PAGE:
Engaged for preparing flower beds for sightseers, the landscape technicians of tulip garden are voicing their existential concerns amid the feverish rush.
Sitting on a green bench under the shade of a tall tree, three floriculturists—Mohammad Sultan Bhat, 50, Mohammad Amin, 44, Rafiq Ahmad, 35—are warmly greeting the eager tourists in a unique dialect of mixed Kashmiri and Urdu language.
“These tulips are like our children,” Rafiq tells the sightseers. “We sow and grow them like parents.”
The trio is the part of over 120-gardener team hailing from different areas of the Kashmir valley.
They toil with their sweat and blood, around the year, to make the glorified garden bloom with 1.5 million tulips of 62 kinds, for the 30-day flowering season.
Among them, while 40 are permanent employees, the rest are working as casual labourers, contractuals and daily-wagers.
A majority of them are being paid ‘peanuts’ for their endless enthusiasm towards this work by the government.
During the PDP-BJP coalition government in 2018, these gardeners were promised that those with over 10 years of working experience would be regularized.
But as the coalition disintegrated that summer, following a seasoned scribe’s assassination in Srinagar, their concerns remain buried.
“I have been working here for more than 12 years and drawing just 6,780 rupees a month,” says Shabir Ahmad, a 34-year-old casual labourer. “This is travesty, but most of us have no alternative.”
Sailing in the same boat, Abdul Majeed, a well-built gardener, travels 40kms to Srinagar every day from his hometown Gutul Bagh in Ganderbal area.
“Whatever I earn gets spent on my travel,” Majeed says.
“My children are growing and the income is negligible.”
Inam-ul-Haq, In-charge of the Department of Floriculture, Gardens and Parks, says regularizing process of gardeners ‘with more than a decade experience’ is a process that is ongoing.
“An SRO has been framed for those daily-wagers, and documents have been sent to the Directorate of Floriculture, Kashmir,” Haq said.
“Whoever fulfils the criteria will be regularized.”
Before becoming an address of tulips for the tourists, this 30 hectare garden space girded by the Zabarwan hills was called Siraj Bagh that grew glodi, cut flowers, fruits like pears, apples, and dry fruits like pistachios, dry apricot and almonds.
“The process of planting tulips never ends here,” says floriculturist Bashir Dar, 33.
“We constantly work on soil, foliage, bulbs and beds. In the process of growing tulips, cooler temperature, sand and moisture are its vital elements.”
In May, removal of foliage starts as the greenery turns golden till June. Floriculturists then carefully remove bulbs until August ends.
“From September to October, we work on the formation of soil; make beds, use tractors and pesticides for fertility. By November, we sow the seeds.”
Tulips are native only to mountainous areas with mild climates and need a period of cool dormancy, known as vernalization.
“Like this year, if the bulbs come late from Holland, then we plant them in February,” Bashir says. “The endurance begins with removing the snow first. Then making beds and after that planting bulbs and recovering it with snow again. Snow helps to keep the moisture intact which doesn’t let funguses consume a tulip and sand helps to keep a tulip loose in soil for secure exclusion.”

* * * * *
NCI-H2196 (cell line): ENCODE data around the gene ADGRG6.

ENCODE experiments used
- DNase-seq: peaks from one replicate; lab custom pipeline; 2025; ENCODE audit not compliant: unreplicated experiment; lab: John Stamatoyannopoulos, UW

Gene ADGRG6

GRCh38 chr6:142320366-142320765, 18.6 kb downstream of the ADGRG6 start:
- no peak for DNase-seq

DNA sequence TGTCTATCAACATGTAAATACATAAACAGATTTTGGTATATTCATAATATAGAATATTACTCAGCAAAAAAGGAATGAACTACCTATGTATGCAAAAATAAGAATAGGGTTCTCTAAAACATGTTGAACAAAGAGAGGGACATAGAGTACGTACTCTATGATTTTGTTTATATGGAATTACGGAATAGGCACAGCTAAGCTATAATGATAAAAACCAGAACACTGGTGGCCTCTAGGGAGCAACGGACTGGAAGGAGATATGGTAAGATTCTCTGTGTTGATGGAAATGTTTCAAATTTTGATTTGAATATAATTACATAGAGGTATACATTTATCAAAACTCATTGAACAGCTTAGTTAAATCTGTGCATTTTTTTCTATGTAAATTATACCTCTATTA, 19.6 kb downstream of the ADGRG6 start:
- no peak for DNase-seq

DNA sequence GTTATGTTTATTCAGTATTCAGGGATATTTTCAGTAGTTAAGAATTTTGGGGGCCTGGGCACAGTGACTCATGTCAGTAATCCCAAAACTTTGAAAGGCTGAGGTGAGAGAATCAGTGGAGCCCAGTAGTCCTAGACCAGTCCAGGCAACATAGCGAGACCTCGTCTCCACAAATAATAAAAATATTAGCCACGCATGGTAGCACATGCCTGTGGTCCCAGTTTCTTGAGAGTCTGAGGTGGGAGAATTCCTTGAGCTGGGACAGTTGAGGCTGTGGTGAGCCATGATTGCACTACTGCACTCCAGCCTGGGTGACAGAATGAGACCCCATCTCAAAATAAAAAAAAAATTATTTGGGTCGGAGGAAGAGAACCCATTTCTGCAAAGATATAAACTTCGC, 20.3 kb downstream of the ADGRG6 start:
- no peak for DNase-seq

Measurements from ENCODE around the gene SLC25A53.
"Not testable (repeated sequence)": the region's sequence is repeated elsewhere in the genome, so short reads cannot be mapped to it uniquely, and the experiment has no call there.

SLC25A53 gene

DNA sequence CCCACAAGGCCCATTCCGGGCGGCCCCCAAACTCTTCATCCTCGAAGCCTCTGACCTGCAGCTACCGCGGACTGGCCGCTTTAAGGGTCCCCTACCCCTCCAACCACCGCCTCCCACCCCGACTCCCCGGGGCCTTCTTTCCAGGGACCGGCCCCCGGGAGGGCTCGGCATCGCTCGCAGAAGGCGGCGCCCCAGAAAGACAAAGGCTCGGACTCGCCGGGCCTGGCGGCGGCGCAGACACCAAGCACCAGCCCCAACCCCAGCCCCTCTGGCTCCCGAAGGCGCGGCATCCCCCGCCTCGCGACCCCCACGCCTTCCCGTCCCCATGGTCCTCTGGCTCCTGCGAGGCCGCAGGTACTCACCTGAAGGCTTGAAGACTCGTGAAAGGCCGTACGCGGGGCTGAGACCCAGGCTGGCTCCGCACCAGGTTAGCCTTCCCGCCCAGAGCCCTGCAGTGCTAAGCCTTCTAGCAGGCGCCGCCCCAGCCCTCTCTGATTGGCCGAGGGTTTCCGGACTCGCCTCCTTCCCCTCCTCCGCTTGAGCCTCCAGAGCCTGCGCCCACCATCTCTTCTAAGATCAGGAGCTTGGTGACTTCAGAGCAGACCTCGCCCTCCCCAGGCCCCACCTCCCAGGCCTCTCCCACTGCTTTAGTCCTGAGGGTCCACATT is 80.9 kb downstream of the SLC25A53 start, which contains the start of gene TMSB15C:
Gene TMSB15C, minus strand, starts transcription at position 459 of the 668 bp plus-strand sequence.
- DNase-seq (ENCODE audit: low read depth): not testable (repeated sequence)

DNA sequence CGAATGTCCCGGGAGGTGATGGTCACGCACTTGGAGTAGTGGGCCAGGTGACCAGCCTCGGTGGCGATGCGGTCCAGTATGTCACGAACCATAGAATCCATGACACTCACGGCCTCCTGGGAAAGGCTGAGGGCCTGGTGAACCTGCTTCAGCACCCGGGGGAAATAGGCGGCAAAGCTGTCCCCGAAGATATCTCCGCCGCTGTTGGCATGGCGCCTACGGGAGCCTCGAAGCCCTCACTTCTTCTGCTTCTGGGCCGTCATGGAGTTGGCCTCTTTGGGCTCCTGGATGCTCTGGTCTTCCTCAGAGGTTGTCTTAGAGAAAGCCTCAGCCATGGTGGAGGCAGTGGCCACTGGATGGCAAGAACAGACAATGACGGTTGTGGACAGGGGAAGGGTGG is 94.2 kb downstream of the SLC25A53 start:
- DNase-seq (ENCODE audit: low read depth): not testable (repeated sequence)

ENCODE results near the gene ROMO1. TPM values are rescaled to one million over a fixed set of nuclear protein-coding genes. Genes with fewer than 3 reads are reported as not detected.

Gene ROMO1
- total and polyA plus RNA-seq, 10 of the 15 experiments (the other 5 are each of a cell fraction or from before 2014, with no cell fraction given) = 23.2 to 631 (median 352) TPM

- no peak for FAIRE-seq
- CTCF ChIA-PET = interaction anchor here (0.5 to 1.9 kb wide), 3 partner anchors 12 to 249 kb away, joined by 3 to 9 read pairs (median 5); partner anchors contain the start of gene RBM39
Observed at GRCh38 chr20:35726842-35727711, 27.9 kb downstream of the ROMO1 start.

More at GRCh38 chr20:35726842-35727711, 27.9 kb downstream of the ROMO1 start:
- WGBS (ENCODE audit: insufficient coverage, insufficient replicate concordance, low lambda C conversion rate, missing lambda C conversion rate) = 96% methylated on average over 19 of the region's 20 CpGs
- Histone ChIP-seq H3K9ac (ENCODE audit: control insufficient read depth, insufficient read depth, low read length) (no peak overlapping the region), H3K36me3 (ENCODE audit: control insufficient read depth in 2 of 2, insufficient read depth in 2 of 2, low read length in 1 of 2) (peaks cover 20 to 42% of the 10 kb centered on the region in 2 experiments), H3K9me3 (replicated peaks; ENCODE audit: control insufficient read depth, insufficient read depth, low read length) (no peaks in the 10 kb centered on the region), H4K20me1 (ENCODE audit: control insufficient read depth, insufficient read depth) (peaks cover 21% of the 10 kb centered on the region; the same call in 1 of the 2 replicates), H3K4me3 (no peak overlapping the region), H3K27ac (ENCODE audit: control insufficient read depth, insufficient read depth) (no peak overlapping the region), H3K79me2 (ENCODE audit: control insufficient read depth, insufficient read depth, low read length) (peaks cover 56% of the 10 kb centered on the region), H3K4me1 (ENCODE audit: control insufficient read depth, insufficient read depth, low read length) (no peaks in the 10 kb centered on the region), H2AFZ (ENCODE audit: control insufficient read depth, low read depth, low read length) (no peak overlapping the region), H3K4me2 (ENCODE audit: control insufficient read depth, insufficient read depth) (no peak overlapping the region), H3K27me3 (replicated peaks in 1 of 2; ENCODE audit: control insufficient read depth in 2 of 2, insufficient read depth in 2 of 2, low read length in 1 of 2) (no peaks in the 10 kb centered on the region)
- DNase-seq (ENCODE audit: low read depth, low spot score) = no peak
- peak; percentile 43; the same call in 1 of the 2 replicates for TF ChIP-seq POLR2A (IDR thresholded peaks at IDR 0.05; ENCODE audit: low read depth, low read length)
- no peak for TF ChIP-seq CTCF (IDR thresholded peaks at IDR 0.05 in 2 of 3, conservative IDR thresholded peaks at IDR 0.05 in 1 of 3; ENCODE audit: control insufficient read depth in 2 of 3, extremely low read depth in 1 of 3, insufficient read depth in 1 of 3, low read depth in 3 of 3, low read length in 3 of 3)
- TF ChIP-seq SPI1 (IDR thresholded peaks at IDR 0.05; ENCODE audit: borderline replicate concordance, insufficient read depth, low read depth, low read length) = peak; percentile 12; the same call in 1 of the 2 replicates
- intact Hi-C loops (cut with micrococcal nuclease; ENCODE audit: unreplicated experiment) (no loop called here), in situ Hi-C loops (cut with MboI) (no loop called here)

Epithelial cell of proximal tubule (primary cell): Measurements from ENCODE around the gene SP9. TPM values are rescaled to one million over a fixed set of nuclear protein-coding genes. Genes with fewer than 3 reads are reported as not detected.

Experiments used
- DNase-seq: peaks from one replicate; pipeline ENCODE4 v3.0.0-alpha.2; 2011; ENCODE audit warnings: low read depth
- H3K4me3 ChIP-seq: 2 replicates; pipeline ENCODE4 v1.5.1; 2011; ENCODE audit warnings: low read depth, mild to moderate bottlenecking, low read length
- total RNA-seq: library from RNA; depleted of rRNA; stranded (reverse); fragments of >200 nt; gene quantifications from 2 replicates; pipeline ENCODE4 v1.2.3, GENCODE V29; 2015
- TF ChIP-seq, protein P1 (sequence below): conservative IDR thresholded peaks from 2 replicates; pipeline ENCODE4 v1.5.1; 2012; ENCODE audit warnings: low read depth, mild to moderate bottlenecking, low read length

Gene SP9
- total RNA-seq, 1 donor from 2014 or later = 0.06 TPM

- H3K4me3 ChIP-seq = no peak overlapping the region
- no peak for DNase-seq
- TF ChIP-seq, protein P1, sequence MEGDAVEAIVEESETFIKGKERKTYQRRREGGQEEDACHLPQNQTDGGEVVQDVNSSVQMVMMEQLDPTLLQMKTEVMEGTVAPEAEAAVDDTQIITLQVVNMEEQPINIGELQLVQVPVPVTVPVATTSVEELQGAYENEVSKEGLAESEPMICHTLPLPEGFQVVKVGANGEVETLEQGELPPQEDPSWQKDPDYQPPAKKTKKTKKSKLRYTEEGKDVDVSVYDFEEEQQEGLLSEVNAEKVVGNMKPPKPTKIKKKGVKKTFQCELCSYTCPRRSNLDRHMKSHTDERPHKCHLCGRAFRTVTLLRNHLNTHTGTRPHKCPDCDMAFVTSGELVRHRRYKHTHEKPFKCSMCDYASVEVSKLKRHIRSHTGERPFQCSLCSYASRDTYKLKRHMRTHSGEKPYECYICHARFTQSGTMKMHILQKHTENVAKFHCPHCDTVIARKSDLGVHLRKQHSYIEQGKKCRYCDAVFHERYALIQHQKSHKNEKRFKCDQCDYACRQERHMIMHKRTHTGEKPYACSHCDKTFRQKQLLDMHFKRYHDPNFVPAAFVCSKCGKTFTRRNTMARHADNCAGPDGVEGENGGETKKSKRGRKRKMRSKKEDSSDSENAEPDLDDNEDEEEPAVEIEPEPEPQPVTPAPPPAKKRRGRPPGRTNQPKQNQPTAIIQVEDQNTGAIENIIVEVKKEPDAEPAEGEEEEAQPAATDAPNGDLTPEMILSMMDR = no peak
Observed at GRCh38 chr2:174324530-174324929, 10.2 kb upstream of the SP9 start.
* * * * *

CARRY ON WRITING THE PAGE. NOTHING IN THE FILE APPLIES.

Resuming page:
Praising the toiling efforts of floriculturists, 45-year-old Mushtaq Mir, who supervises the functioning of the garden, believes that “the causal labourers can be terminated anytime” and even the recently appointed employees under SRO 520 are subjected to grave injustice.
“In the recent GSA order, the government approved contractual regulation of few gardeners in which no provident fund, GP fund or pension is mentioned, except a meagre salary of Rs 10,000,” Mir says.
In March 2020, a short exam was conducted under State Selection Board (SSB) and people from B-Tech, Arts and Commerce fields were appointed as new gardeners here, informs Mohammad Ashraf, a 45-year-old gardener.
“Look at these tulips! Some of them look so lifeless. It’s because they are grown by people who know nothing about them,” says Ashraf, gauntly.
It will take more than 4 years for them to learn how to cultivate tulips, Ashraf continues.
“And experts who are doing it for decades are hanging on the ridge and are uncertain for their future.”
Haq says he holds no authority to talk on the SSB examinations, “because their prescribed qualification and criteria are decided by the administration”.
However, Farooq Ahmad Rather, Director Floriculture, says that the recruitment process operates through a separate government wing – SSRB (Service Selection Recruitment Board) and the criteria is to have qualified 10th standard and a gardening degree in hand.
“Else, engineers and graduates were appointed because they chose to give the exams,” Rather informs.
Sitting on the bench, the trio of Sultan, Amin and Rafiq are happily hosting the guests arriving in droves despite a resurgent COVID phase.
“It feels nice when your garden is being praised and becoming a priceless memory for these tourists,” Rafiq says.
“But at the same time it feels terrible to live with job insecurity.”